The second part of the case study, which tracks events following the incident, encourages classroom discussion on a range of questions. The search for a cause began instantly. Had the ship been overloaded? What was the safety record of Chonghaejin Marine and the history of the Sewol? Why was a third mate in charge during the trickiest part of the trip? Why did the captain abandon ship? Why did no one evacuate the passengers? What led to a situation in which rescue efforts were so inadequate? Who was or should have been in charge? Why were postaccident public information efforts so confused?

An investigation led to the arrest of the captain and several crewmembers 3 days after the incident. President Park’s administration and the regulatory framework for domestic maritime services also came under scrutiny. No single, stand-alone cause for the incident exists. The ferry’s owners bought the vessel used and renovated it in ways that left the vessel unstable. The company had neglected safety training of the crew, ship preparations, and briefing of passengers for emergencies. It had significantly overloaded the ship. Dockside workers and the crew had not secured cargo properly. An inexperienced officer was in charge during crucial maneuvers before the accident. Meanwhile, the Korean maritime safety regime had failed to deter or detect these problems.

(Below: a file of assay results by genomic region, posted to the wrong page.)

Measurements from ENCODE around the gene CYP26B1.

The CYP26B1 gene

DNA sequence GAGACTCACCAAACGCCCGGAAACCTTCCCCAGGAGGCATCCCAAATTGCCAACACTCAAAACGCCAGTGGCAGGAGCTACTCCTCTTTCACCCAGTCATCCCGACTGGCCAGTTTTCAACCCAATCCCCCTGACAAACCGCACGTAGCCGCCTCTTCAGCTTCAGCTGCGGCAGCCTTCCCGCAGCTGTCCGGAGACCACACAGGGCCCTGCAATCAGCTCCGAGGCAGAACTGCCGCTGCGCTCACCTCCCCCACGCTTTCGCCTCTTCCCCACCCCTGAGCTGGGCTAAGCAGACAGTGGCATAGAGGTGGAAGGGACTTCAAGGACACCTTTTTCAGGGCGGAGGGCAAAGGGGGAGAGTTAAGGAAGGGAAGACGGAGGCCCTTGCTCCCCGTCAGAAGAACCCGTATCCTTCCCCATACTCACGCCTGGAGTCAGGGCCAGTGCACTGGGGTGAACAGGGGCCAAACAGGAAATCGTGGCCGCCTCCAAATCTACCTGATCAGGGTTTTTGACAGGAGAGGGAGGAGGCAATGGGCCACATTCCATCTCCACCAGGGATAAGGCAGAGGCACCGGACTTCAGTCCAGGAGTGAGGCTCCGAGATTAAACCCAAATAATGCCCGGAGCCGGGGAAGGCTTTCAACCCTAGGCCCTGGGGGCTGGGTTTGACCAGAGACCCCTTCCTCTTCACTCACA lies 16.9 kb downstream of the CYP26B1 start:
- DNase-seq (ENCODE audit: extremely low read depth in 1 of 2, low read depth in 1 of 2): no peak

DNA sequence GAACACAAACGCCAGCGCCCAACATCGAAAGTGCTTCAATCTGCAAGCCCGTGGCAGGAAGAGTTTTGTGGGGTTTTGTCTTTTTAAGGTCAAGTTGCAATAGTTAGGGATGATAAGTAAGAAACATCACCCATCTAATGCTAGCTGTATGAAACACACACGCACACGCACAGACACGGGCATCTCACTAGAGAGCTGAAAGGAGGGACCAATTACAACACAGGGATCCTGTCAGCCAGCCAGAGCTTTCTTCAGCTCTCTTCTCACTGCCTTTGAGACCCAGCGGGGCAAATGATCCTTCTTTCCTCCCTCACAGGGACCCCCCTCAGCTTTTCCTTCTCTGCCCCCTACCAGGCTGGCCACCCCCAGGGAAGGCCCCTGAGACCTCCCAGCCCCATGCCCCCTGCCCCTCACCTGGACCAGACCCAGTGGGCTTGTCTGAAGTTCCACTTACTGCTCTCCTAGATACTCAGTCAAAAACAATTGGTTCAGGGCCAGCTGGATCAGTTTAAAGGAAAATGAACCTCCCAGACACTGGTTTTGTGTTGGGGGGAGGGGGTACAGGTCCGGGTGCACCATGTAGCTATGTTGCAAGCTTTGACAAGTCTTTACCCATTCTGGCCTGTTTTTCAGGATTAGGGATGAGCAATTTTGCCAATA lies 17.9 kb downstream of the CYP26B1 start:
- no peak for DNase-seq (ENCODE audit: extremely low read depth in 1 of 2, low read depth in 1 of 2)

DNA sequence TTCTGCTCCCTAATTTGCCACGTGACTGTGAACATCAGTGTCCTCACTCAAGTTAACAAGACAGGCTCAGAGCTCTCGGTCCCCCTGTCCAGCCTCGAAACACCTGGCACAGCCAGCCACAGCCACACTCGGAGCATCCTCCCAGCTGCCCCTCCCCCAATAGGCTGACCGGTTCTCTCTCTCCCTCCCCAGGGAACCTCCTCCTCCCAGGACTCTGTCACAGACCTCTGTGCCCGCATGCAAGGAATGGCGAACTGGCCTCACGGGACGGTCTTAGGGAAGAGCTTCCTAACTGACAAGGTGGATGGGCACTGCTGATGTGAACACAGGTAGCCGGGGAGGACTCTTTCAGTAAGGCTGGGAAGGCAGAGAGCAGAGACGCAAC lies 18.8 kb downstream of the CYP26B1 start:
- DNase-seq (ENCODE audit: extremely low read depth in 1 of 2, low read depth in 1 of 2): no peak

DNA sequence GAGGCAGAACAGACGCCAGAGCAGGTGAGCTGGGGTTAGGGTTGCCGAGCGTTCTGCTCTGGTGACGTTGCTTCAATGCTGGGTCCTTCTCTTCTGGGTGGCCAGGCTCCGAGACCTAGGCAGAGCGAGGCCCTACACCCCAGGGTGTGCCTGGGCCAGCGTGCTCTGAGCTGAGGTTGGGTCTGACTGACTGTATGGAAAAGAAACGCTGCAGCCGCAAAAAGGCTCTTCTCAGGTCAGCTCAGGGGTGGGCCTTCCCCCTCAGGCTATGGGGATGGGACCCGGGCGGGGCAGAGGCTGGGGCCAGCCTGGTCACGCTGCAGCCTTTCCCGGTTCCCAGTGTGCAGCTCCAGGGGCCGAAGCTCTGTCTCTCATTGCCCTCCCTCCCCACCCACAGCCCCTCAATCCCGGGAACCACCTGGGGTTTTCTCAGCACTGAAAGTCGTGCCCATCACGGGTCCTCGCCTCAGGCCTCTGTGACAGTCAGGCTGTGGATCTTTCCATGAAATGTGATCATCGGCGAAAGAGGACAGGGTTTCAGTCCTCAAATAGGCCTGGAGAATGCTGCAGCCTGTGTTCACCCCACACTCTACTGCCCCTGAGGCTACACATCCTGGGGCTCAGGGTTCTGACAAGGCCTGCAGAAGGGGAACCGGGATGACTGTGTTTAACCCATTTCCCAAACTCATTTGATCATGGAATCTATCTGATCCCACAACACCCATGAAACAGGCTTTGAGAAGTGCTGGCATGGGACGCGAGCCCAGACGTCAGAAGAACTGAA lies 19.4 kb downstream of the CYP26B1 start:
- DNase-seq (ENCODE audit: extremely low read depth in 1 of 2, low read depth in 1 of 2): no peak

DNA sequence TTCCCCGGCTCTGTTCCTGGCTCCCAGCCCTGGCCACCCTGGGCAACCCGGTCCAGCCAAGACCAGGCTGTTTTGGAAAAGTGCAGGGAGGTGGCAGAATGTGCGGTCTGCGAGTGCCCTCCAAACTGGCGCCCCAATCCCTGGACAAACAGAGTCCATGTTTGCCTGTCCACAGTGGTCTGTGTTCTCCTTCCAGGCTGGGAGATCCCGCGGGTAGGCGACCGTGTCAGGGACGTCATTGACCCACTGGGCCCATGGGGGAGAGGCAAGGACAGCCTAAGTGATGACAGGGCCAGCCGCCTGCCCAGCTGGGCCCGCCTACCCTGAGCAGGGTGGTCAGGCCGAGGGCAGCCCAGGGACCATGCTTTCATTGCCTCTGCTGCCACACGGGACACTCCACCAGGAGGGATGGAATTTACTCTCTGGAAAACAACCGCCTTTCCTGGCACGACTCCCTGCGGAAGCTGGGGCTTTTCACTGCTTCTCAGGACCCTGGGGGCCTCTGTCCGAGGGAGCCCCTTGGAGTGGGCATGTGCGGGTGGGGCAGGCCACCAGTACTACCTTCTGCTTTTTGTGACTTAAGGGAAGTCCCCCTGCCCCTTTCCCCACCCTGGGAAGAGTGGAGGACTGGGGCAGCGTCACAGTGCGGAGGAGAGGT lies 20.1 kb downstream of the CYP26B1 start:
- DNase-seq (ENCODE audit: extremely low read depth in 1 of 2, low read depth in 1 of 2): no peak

Public outcry began immediately, harshly critical of President Park’s administration. Newspaper editorials, civic associations, politicians—and, quite prominently, the parents of the deceased high school students—denounced the company and the government for the failures that led to the accident and to the bungled rescue attempts.

Criticism increased when the President was perceived as too slow to express her concern and to accept responsibility for the government’s failures of regulation and rescue. Moreover, questions emerged around whether or not the country’s high-octane business culture played a role in the Sewol’s sinking.

In analyzing these defects, students can consider how a new safety regime might be constructed to ensure that vessels are compliant with regulations and prepared for emergencies. They can consider how the emergency response system might function more efficiently, with more streamlined communications. Lessons learned from a disaster halfway around the world and the flawed response to that disaster may help prevent a similar maritime tragedy closer to home.

About This Project

Arnold M. Howitt, Ph.D., ( (link sends e-mail)) is Executive Director of the Ash Center for Democratic Governance and Innovation and Faculty Co-Director of the Program on Crisis Leadership at Harvard Kennedy School. He has conducted many previous UTC research projects and served on the New England UTC Policy Committee for more than 20 years. Kirsten Lundberg, formerly director of case programs at Harvard Kennedy School and Columbia University, now heads the Lundberg Case Consortium. Soryoung Park, a graduate of Harvard Kennedy School, MPP ‘14, has founded a media startup, PUBLY.

Last updated: Tuesday, November 29, 2016